If the wingers are not part of a midfield four, how do they operate as part of an attacking trio? The two key features of Wilder's wide attackers is that they play high up the field and have the freedom to roam across the front-line. By offering an attacking threat at all times, opposition full-backs are aware of their presence and can often be scared to venture forward as a result. Moreover, Alfie Potter and Robert Hall are very difficult for opposition defences to pick up. Although their starting position is often on their flank, they have the freedom to drift around in the attacking third. Potter is especially good at drifting along the opposition back line and this makes defensive organisation extremely difficult. If United were to play Potter and Hall in a flat midfield four, it would be far easier for opposition defences to match their full-backs to Oxford's wide men. In this formation, Wilder's wingers change position too often to simply match up to and can find pockets of space. With the opposition full-backs often asked to step out to Liam Davis or Damian Batt, Potter and Hall have the opportunity to momentarily isolate themselves one on one with central defenders, if the ball is fed inside. For any opposition defence, this is an organisational nightmare.
A front three of Potter, Hall and James Constable have a terrific work rate and this makes life extremely uncomfortable for opposition defences. With Constable harrying centre-backs and the wide men closing down full-backs, it is possible for United to win back possession high up the pitch and prevent opposition attacks from building.
As well as being flexible in terms of position, this formation also allows Oxford to play in variety of ways. Whilst the 4-3-3 allows you to play the ball through the midfield three, you also have the option of playing a longer ball into the channels, or a the diagonal used by Michael Duberry, for the wide men to feed off Constable's knock downs. In a league where a varied style of play is needed, the 4-3-3 allows both consistency in terms of shape, but variety in attack. Furthermore, the defensive shape 'breaks the lines' on the field. Rather than having two banks of four to play through, opposition teams must find a way to play through three separate banks of Oxford players to get to the back four. This poses a problem that many sides aren't used to and can make Oxford a difficult side to attack, if the defence do their jobs correctly.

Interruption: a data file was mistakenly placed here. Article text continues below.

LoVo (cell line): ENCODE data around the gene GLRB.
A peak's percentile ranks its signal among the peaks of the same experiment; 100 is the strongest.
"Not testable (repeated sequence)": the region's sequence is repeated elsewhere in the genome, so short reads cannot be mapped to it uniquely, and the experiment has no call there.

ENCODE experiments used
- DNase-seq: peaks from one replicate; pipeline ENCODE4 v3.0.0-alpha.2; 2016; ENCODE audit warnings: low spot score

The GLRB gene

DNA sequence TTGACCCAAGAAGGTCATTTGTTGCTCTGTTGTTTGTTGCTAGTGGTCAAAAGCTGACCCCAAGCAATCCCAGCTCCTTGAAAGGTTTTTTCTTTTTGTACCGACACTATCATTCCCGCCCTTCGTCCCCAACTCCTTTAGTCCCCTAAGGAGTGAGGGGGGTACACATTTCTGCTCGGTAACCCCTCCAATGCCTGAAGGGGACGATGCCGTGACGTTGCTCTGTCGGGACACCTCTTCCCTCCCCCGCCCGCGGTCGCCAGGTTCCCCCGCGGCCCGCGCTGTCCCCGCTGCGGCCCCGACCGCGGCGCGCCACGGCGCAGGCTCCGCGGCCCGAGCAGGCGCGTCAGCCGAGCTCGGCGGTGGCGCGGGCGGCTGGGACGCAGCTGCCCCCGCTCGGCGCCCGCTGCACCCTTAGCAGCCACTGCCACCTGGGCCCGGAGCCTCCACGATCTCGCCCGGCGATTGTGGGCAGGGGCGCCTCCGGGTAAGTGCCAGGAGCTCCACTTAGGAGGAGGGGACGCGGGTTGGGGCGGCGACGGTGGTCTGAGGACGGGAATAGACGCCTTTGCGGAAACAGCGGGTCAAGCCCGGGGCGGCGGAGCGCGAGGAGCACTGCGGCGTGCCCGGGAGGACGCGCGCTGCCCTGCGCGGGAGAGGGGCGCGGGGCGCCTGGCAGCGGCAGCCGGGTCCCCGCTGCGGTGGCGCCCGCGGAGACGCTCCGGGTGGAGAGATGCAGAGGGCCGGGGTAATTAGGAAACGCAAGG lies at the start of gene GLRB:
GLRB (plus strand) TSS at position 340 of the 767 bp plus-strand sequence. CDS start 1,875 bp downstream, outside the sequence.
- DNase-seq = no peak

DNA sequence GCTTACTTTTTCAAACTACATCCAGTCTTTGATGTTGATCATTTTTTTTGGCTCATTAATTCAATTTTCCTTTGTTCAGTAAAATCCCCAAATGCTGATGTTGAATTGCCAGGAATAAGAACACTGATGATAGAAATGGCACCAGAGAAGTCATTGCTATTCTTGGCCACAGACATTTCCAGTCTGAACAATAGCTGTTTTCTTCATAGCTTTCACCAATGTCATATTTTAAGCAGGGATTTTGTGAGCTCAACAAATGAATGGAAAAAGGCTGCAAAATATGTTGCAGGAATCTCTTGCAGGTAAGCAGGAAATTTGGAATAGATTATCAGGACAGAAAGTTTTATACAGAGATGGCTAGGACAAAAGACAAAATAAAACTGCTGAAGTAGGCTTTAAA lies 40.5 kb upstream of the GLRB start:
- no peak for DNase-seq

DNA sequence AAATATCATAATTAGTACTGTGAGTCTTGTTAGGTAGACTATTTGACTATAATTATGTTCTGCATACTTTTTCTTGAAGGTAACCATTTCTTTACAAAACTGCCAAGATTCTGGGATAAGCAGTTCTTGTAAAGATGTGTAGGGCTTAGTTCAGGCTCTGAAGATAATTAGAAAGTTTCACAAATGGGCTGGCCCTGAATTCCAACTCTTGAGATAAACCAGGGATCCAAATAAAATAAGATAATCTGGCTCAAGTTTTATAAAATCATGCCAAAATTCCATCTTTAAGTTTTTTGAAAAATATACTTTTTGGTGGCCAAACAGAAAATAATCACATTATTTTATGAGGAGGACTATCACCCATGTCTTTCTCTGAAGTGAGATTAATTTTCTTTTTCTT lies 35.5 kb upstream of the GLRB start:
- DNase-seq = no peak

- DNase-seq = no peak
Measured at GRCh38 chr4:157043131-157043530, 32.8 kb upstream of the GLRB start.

This is a very effective formation, both in attack and defence. However, the key issue defensively is addressing opposition players in wide areas in the central third of the field when on the counter-attack. These areas are shown below:
The last thing Wilder wants is for his full-backs to engage opposition players in these areas, leaving the defensive line without shape and allowing runners to occupy the vacant full-back region. The only solution is for the midfield three to deal with the threat, ideally with Heslop covering the right, Leven the left and McLaren maintaining his position in the centre of the field. However, if Heslop and Leven are caught up the field, with one of the full-backs also out of position, United sometimes have problems. It is on these occasions that Duberry, Wright and McLaren need to organise on the spot, slowing the attack whilst team mates return to their positions. Thus far, United have dealt with these situations well, but it is one of the key issues with the formation.
In attack, problems can arise if the front three become too static. If the front men are rigid, each could become isolated and attacks will break down. To be effective, the front three need to be fluid in their movement and willing to work along the front-line. Thankfully, each of United's attackers are mobile and willing to work hard to receive the ball.
The key strength of the 4-3-3 is that is working for Oxford United. Whilst fans have been frustrated at dropped points, it has not been linked to the formation. Plenty of chances have been created in attack. No change of formation will suddenly help a misfiring front line to find their shooting boots. At the back, the system also works. When United have conceded goals, it has been off the back of defensive errors. If the defence can cut out individual errors, there is no reason to suggest a formation change is necessary. Greater communication is needed between Davis and Wright to prevent the centre half being pulled out to the left flank and concentration at the back must be maintained during long periods of Oxford pressure at the other end, but the system itself works. In no game this season have United been cut open freely by opponents. This would be a cause for concern and a reason to change the system. However, whilst the system is creating chances at one end and looking solid at the other, there is no reason for mass overhaul.